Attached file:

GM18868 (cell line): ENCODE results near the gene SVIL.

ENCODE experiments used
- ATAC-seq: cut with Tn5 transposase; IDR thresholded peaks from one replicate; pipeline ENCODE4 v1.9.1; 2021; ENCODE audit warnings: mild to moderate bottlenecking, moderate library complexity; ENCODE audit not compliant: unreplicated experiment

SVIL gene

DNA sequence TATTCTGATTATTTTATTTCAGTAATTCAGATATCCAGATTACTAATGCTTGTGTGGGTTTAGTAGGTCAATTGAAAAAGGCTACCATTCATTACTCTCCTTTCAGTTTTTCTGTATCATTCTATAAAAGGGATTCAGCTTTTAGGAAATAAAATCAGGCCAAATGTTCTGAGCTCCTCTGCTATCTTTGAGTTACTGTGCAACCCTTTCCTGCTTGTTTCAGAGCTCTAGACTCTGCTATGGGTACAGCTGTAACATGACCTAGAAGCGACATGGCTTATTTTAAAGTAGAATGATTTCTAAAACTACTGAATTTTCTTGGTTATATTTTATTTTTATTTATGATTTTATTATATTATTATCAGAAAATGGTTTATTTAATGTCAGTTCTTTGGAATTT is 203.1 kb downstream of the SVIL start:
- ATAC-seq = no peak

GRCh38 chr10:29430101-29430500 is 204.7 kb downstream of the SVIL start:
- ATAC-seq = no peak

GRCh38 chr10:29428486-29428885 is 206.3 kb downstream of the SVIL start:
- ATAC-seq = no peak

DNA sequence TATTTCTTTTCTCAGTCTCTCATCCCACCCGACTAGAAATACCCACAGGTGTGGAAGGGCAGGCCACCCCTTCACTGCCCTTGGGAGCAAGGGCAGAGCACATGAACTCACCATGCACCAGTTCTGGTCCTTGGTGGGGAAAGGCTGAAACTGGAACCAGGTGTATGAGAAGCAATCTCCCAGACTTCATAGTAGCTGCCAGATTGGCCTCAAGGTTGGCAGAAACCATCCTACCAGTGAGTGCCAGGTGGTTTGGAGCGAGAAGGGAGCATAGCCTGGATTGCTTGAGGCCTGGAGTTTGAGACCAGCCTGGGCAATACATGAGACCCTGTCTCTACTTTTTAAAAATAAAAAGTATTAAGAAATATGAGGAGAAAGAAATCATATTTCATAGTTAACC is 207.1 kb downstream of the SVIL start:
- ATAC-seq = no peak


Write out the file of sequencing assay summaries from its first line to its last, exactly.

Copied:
GM18868 (cell line): ENCODE results near the gene SVIL.

ENCODE experiments used
- ATAC-seq: cut with Tn5 transposase; IDR thresholded peaks from one replicate; pipeline ENCODE4 v1.9.1; 2021; ENCODE audit warnings: mild to moderate bottlenecking, moderate library complexity; ENCODE audit not compliant: unreplicated experiment

SVIL gene

DNA sequence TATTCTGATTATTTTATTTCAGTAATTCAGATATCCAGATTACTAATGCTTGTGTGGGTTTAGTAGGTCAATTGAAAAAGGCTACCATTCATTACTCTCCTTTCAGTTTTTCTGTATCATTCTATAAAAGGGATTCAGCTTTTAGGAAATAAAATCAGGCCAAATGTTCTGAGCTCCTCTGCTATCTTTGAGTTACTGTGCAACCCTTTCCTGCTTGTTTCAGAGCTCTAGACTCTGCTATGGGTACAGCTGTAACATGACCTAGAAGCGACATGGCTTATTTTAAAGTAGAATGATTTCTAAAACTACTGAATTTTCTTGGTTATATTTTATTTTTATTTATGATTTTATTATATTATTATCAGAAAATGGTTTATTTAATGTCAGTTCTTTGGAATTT is 203.1 kb downstream of the SVIL start:
- ATAC-seq = no peak

GRCh38 chr10:29430101-29430500 is 204.7 kb downstream of the SVIL start:
- ATAC-seq = no peak

GRCh38 chr10:29428486-29428885 is 206.3 kb downstream of the SVIL start:
- ATAC-seq = no peak

DNA sequence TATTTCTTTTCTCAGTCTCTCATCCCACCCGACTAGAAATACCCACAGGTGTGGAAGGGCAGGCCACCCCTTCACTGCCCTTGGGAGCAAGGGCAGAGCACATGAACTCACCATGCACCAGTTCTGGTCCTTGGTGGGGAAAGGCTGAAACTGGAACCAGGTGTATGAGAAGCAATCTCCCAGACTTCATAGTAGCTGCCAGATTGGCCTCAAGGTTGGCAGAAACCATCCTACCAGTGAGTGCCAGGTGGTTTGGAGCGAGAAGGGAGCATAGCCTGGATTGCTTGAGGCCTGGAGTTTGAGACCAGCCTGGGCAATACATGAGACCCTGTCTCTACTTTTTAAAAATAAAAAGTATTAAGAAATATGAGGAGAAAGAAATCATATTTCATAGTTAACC is 207.1 kb downstream of the SVIL start:
- ATAC-seq = no peak